“So we do not lose heart. Though our outer self is wasting away, our inner self is being renewed day by day. For this light and momentary affliction is preparing for us an eternal weight of glory that beyond all comparison as we look not to the things that are seen, but the things that are unseen. For the things that are seen are transient, but the things that are unseen are eternal.” 2 Co 4:14-16
To live in reality is to live in a perpetual state of disappointment. And the more that truth is revealed, the greater the accompanying heartache (Ecc 1:18). That is unless one becomes highly skilled in the art of self deception, mental and emotional preoccupation, and/or disillusionment. Because everything this world has to offer is a scam. This world is horrendous to us—it promises happiness, fulfillment, and satisfaction but delivers emptiness, brokenness, and hardship. It gives us a glimpse of something wonderfully appealing, then instantly begins a gradual stripping of all it’s sustenance leaving us hopelessly discouraged until we recover enough to once again trust in another seductive facade of lies.
I purport that one of the most difficult elements of coping with life is the mismatched expectations of human beings. We assume that life should go the way we want it–that relationships will serve our emotional needs,that our employers will meet our financial needs, that the government will look out for our best interest, and that if we just make the right decisions our physical bodies will look and function optimally. We are bombarded with subtle messages insinuating these distortions through advertisements, film, and social media. From childhood, most of the stories we feed to our children imply a possibility for every boy to become a strong valiant warrior-hero and every girl a beautifully figured flawless woman who falls in love with the man of her dreams who would fulfill her every need. And every child who has ever dreamt of and longed for such wonders has known the crushing reality of a trampled heart, and accuracy of our ugliness, weakness, and infirmity.
And yet somehow, we continue to hold out hope for something better in life. We abandon the storybook idealism and strive for recognition, fame, and applause—if only we could write a great song, win a gold medal, hold a high position—then maybe we might be worth something and our lives might count for something. And those who don’t end up deluded or suicidal suppose that if we can at least settle for a decent job, good sex, and a nice home, the daunting gap between our desire for fulfillment will be lessened to bearable. And I suspect most people living with any happiness in this life simply modify their standards in such a way in the name of “maturity” as they put off childlike fantasies of a world absent of pain and sorrow and filled with infinite joy. It is one of the greatest deceptions of the prince of this world (John 14:30). He labors not to convince us that such a place doesn’t exist—for that would be impossible as it is rooted in our very souls (Ecc 3:11), not to show us how undeserving we are of it (Ro 3:12)—which would be simple truth that might point us toward a savior, nor to make it appear more extravagant than it truly is—for that just might generate an unstoppable enticement and hunger to seek truth (Acts 17:27). But rather he subtly belittles it, makes it appear silly and surreal. He minimizes it through one disappointment after another and in doing so shatters the sweet hope our maker has worked so diligently to cultivate in the human soul.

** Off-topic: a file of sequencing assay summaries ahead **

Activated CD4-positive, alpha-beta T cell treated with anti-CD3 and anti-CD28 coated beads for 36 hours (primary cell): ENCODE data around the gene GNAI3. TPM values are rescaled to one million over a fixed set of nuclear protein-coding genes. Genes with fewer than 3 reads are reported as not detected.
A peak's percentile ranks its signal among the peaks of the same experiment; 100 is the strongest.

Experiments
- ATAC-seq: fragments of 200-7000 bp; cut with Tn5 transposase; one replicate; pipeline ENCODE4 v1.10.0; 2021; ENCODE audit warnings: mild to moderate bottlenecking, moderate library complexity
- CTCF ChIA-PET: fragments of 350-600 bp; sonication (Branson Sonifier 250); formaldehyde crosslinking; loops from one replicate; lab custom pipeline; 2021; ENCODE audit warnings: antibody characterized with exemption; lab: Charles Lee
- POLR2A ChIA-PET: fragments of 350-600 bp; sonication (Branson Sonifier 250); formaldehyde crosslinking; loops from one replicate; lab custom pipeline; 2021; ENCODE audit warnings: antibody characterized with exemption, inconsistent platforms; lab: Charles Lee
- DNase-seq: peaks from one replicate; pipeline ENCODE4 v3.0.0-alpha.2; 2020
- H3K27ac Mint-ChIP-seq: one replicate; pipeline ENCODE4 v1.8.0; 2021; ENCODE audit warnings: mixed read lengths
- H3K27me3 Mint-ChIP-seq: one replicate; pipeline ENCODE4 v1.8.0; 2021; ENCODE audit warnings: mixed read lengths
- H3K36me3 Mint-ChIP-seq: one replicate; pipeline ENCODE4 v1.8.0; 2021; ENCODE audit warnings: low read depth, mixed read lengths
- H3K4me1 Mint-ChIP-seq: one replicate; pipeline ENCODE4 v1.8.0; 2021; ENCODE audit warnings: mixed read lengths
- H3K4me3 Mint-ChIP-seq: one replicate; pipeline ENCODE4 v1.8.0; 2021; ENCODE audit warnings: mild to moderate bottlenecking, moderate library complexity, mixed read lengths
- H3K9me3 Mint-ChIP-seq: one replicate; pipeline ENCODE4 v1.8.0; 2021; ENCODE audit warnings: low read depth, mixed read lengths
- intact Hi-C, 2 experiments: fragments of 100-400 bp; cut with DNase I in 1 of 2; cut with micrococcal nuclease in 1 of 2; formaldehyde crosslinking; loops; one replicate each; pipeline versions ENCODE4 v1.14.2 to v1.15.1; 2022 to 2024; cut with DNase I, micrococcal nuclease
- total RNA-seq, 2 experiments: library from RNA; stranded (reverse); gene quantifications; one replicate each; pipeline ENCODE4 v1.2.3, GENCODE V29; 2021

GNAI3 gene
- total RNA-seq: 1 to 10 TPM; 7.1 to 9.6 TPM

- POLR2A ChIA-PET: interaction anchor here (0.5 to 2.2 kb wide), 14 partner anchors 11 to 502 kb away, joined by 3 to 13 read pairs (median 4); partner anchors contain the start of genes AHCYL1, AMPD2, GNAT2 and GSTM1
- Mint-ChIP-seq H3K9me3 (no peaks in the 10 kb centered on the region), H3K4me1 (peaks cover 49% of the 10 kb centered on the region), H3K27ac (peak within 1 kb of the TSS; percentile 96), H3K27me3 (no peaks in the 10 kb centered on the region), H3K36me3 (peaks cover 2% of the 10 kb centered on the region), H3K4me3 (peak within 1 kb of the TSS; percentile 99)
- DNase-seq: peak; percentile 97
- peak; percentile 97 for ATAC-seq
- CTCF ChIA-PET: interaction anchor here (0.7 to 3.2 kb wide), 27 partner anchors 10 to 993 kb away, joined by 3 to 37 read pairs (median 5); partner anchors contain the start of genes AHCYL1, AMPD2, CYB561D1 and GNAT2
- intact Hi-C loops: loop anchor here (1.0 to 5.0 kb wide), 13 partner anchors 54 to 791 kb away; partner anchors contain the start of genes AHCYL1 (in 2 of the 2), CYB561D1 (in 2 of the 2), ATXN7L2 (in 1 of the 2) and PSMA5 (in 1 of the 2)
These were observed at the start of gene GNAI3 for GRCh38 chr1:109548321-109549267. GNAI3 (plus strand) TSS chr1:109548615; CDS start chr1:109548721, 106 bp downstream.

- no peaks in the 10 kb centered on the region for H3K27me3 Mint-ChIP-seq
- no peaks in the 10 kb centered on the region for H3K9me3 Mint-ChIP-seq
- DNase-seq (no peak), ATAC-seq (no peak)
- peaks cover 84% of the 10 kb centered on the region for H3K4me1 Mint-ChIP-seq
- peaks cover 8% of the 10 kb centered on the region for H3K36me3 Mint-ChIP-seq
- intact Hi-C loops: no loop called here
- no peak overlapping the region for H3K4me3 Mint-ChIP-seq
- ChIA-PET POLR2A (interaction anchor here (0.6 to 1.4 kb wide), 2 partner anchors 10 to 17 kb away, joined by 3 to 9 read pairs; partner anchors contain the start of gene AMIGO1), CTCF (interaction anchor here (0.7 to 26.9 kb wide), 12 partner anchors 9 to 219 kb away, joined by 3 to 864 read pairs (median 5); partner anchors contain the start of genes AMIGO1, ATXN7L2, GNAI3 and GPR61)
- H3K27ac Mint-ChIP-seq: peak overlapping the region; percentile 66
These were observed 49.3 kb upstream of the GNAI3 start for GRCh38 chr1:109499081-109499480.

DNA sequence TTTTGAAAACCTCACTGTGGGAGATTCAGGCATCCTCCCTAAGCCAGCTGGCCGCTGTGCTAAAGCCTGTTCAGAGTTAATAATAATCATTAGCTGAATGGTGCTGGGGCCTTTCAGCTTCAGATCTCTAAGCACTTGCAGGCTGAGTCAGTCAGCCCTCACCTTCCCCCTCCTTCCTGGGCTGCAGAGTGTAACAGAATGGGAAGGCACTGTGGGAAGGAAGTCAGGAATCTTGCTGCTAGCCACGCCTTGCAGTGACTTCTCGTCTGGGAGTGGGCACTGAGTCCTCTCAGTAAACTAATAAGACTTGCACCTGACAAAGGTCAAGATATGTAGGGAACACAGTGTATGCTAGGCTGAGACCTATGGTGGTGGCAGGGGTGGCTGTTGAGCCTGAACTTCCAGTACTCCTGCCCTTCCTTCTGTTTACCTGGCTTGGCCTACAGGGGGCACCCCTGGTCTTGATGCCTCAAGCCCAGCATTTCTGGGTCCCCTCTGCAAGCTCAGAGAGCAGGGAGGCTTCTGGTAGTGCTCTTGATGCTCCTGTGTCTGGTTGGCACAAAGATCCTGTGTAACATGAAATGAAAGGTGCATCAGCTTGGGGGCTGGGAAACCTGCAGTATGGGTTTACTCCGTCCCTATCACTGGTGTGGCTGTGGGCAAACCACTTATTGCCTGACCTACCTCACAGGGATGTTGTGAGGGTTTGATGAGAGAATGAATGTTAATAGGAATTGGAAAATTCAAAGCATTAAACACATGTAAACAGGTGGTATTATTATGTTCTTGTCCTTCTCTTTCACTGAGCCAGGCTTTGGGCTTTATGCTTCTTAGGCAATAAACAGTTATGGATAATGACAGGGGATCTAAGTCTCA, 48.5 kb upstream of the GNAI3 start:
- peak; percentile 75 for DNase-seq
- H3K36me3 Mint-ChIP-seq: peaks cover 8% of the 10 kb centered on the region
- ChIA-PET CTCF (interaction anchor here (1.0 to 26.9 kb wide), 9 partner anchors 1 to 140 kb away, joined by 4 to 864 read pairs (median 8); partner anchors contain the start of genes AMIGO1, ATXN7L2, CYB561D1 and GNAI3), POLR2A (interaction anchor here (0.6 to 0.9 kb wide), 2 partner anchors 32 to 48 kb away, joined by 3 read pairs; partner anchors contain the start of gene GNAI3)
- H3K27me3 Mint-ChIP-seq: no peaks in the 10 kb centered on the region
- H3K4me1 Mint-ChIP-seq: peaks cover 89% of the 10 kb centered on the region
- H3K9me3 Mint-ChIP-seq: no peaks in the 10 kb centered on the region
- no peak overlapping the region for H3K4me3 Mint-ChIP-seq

We live in a paradoxical state of perpetual disappointment and resolved contentment. It’s no wonder that anti-depressants and anti-anxiety medications are among the top prescribed. It’s no wonder humans are the only creatures who consider self-mutilation and suicide. It’s no wonder we numb ourselves with business and mindlessness. We are fighting against our very nature and it is an ugly battle. Apart from a gospel paradigm, we are left in a helpless state of despair, expecting both too little and too much at the same time. We expect too much of this world and not enough of the one to come. We expect too much of the here and now and not enough of eternity. We expect too much of ourselves and not enough of Christ. We live in an inverted kingdom and only through the lens of Christ can we see the clarity of the beautiful mess we’ve sown and of which he is in the sovereign business of repairing.
“If we consider the unblushing promises of reward and the staggering nature of the rewards promised in the Gospels, it would seem that Our Lord finds our desires, not too strong, but too weak. We are half-hearted creatures, fooling about with drink and sex and ambition when infinite joy is offered you, like an ignorant child who wants to go on making mud pies in a slum because he cannot imagine what is meant by the offer of a holiday at the sea.” -C.S. Lewis